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Review ARTICLE

Front. Immunol., 21 January 2015 | https://doi.org/10.3389/fimmu.2015.00003

Direct and indirect effects of cytomegalovirus-induced γδ T cells after kidney transplantation

imageLionel Couzi1,2,3*, imageVincent Pitard1,2, imageJean-François Moreau1,2,4, imagePierre Merville1,2,3 and imageJulie Déchanet-Merville1,2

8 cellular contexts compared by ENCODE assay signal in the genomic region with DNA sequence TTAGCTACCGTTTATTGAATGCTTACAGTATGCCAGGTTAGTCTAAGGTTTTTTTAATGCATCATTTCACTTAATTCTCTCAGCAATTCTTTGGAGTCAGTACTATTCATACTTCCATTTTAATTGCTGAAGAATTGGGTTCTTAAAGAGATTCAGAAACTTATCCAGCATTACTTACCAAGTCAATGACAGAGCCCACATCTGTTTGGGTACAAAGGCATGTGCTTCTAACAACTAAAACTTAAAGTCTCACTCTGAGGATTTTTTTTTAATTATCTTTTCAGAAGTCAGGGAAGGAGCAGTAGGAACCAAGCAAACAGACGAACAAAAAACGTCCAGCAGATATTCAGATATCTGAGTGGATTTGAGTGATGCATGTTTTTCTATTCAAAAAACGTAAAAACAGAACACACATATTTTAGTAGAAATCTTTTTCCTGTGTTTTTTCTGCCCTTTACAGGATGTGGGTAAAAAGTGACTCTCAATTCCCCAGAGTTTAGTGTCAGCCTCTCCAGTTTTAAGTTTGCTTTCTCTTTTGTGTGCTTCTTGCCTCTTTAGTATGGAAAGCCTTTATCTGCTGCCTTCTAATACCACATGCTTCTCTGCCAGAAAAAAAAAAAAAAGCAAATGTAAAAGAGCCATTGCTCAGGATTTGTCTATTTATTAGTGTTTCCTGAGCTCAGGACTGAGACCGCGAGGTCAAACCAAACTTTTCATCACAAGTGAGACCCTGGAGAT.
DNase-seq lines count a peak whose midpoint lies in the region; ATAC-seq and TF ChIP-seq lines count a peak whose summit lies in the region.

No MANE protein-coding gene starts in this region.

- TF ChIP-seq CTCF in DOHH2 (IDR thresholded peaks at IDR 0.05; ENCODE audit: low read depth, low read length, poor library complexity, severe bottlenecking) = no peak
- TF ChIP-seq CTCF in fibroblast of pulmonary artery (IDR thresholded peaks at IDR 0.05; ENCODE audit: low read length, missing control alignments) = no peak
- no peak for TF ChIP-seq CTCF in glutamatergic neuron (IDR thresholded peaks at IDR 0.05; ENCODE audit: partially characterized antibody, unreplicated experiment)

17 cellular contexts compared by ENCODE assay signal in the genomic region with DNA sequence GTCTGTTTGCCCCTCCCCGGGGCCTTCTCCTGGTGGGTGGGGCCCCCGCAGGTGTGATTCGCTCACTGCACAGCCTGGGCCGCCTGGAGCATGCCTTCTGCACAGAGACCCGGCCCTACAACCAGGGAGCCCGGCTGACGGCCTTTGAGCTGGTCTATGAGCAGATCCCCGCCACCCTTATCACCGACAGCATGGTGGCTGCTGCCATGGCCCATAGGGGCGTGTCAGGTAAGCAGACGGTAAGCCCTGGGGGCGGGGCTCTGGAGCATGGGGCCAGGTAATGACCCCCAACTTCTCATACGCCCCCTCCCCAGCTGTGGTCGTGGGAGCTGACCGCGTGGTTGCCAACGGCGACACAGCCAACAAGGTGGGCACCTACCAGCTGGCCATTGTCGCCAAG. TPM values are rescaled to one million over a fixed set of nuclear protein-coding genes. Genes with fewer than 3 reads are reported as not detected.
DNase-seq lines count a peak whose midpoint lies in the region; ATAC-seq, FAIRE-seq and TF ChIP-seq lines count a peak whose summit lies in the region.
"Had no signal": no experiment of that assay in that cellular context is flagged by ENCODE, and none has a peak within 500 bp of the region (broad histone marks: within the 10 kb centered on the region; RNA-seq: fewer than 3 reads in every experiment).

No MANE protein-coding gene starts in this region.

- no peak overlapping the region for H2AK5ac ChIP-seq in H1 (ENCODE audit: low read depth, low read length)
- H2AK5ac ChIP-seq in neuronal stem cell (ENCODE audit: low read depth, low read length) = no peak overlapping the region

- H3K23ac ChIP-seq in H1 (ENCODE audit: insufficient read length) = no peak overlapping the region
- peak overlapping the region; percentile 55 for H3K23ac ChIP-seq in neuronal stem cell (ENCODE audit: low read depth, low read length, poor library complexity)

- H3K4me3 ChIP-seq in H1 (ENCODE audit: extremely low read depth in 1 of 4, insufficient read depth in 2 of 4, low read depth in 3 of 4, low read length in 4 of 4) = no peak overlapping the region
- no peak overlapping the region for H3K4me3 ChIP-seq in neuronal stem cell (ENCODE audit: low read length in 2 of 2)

• 1Université de Bordeaux, Bordeaux, France
  • 2UMR 5164, Centre National de la Recherche Scientifique, Bordeaux, France
  • 3Service de Néphrologie, Transplantation, Dialyse, Centre Hospitalier Universitaire de Bordeaux, Bordeaux, France
  • 4Centre Hospitalier Universitaire de Bordeaux, Laboratoire d’immunologie, Bordeaux, France